"Know ye not that the unrighteous shall inherit the kingdom of God?"
(1 Corinthians 6:9)

"Go and sin on more"
(John 8:11)

"Thou shalt commit adultery"
(Exodus 20:14)

"For after this manner in the old time the holy women also, who trusted God, adorned themselves, being in subjection to their owl husbands."
(1 Peter 3:5)

Things are confusing enough arguing over the original texts and Greek meanings!

Wednesday, May 19, 2010

Clean Hands, Clean Conscience

Perhaps Pilate's behavior in Matthew 27:24 was more therapeutic than symbolic.

physical cleansing seems to more generally remove past concerns, resulting in a metaphorical “clean slate” effect.

The Lady Macbeth syndrome is a myth. You can wash the spot out!

Monday, May 10, 2010

What Guides Our Theology?

One of my professors in college had a catchphrase: "Theology does not happen in a vacuum." Any theologian is inevitably going to be influenced by outside elements. Beliefs that we have are never pure and come from our genetic and culturally influenced biases. Should we consider these things contaminants in our theological petri dishes? External influences do not necessarily destroy the validity of our beliefs but it helps to be aware of them when evaluating our own decision-making (check out the blog Overcoming Bias for cool discussions on human rationality). Many would consider this a problem for theologians because the practice of theology is not scientific. It is impossible to test a theological hypothesis (despite my petri dish comment), so what criteria do we use to test our theological ideas against our biases? How do we filter out the noise to find out what is truly divinely inspired?

Christians have some consolation in that there are certain specifics that they do not need to have right to be saved. According to traditional Christianity one is not saved by whether they are calvinist or arminian, premillenial or amillenial, covenential or dispensational; it is their faith in Christ's death for their sins and resurrection. The penalty for biased thinking in those matters is considerably low. However, essentials of faith are also a matter of theology. Soteriology is just as theological as any of the non-essentials mentioned earlier, the fact that it has stronger universal agreement among Christians (at least in its basic sense, for details many come up with check out the wikipedia article on atonement theories in Christianity) does not magically disqualify it, or remove it from the realm of discussion and articulation. Also, many Christians are tempted to categorize reading and interpreting the Bible as a different thing than theology. When I pose this question, I do not.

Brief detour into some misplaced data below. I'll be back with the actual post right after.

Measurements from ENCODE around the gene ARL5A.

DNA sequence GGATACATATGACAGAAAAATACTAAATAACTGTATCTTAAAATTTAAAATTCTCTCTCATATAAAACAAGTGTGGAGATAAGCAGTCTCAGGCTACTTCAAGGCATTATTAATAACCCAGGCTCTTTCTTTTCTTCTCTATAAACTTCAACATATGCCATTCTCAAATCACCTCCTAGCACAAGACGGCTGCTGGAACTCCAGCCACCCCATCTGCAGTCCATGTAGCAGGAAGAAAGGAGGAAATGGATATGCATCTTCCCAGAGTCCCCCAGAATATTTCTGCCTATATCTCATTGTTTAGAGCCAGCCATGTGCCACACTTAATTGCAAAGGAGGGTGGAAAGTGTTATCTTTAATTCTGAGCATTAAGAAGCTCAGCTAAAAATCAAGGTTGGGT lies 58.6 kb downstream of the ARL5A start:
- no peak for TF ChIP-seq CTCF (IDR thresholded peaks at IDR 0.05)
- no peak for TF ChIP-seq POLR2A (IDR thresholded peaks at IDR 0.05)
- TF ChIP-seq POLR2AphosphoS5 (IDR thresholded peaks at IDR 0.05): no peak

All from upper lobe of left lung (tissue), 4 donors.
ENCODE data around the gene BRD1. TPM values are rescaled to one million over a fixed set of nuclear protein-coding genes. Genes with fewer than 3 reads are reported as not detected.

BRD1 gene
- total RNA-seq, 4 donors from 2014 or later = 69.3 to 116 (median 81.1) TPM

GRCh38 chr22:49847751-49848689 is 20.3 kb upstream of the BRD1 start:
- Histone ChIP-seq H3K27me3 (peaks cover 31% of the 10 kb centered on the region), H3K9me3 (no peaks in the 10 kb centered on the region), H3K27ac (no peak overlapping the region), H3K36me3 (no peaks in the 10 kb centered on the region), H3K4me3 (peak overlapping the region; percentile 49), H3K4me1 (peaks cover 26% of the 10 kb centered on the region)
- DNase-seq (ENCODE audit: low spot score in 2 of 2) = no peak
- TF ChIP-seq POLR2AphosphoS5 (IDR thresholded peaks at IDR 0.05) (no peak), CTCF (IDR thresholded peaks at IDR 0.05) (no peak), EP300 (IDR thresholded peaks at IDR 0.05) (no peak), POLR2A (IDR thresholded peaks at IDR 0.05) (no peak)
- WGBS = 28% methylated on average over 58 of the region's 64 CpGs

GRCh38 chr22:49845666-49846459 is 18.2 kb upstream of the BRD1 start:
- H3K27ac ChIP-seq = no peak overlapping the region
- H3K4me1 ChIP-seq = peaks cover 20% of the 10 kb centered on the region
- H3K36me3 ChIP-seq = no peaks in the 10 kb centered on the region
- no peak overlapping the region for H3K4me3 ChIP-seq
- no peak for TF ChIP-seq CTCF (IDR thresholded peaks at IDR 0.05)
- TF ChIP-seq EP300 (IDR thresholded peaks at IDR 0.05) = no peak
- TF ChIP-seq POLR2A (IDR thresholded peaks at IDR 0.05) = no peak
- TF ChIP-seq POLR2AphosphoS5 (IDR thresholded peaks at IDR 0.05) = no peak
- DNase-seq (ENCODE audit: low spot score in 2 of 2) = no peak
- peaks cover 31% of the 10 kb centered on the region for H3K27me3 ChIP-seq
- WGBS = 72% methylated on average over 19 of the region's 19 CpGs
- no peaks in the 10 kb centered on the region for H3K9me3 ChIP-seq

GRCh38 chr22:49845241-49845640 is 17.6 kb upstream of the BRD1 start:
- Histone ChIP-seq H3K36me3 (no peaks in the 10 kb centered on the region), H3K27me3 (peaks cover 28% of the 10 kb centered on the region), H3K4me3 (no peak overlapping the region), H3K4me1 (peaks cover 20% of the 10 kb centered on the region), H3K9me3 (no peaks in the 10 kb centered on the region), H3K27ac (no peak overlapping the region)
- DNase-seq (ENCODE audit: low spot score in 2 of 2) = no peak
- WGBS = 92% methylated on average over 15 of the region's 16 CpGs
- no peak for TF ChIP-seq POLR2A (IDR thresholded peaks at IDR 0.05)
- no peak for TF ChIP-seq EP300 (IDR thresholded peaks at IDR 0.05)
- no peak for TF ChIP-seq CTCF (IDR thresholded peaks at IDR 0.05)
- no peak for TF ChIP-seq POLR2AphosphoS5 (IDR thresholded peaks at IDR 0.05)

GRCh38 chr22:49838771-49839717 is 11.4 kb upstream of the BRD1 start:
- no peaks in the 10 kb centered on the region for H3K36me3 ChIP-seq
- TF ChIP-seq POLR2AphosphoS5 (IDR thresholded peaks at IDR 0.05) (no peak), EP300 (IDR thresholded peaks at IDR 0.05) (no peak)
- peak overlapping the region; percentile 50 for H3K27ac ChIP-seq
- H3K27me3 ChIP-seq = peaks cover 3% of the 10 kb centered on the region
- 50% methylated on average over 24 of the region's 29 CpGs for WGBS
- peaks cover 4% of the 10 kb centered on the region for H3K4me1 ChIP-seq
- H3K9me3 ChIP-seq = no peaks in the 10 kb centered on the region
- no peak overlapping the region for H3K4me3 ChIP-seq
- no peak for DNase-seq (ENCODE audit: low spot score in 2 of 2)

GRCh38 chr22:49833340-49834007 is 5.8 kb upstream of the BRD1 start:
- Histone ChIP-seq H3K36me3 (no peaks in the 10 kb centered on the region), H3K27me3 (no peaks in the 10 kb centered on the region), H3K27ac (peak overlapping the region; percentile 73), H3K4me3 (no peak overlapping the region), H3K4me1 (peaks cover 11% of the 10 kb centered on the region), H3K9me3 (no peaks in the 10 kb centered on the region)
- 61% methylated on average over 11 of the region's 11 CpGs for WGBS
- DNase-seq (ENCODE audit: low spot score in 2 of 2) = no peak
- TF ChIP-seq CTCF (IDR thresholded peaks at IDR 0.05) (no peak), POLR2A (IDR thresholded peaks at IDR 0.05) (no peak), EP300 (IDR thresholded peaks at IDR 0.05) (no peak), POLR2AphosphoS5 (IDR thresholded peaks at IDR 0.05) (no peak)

Here are some solutions that many Christians have come up with:

1. Strongly emphasizing Biblical exegesis. The best way to keep your culture from contaminating your theology is to understand the Scriptures as best you can within the context of when they were written. This may seem like simply switching to another cultural contamination. However this was the culture that God chose to write inspired words down, so one who uses this solution would see this culture as closer to the source than current culture. Also, the prophets who were the individuals God acted through expressed themselves in conventional ways of their time. Understanding these conventions helps find the "pure" message they were given to convey.

2. All theology must be uncontaminated by culture. Any connection that can be made between someone's theology and a cultural influence automatically falsifies that theology. I do not think anyone openly endorses this method, but many people do attempt to falsify a theology by pointing out its cultural influence. That method suggests that this is their approach.

3. Acknowledge that saying, "you believe this because your culture influenced you to believe this" is the equivalent of saying, "Yeah? Well you WOULD say that!" Simply dismissing what someone says as a result of bias ends the conversation without saying anything about the truth of the statement or how the bias leads someone down the wrong path. Also, you could say this to almost anyone saying anything. Two plus two equals four? Only a modernist European imperialist would try to push such an absolute on me!

4. The Holy Spirit guides true believers, so don't worry about it. If our bias is harmful to our relationship with God we can pray for the Spirit to give us the wisdom to rise above it. We know from the promise of James 1:5 and the example of King Solomon that if we pray for wisdom, God will grant it.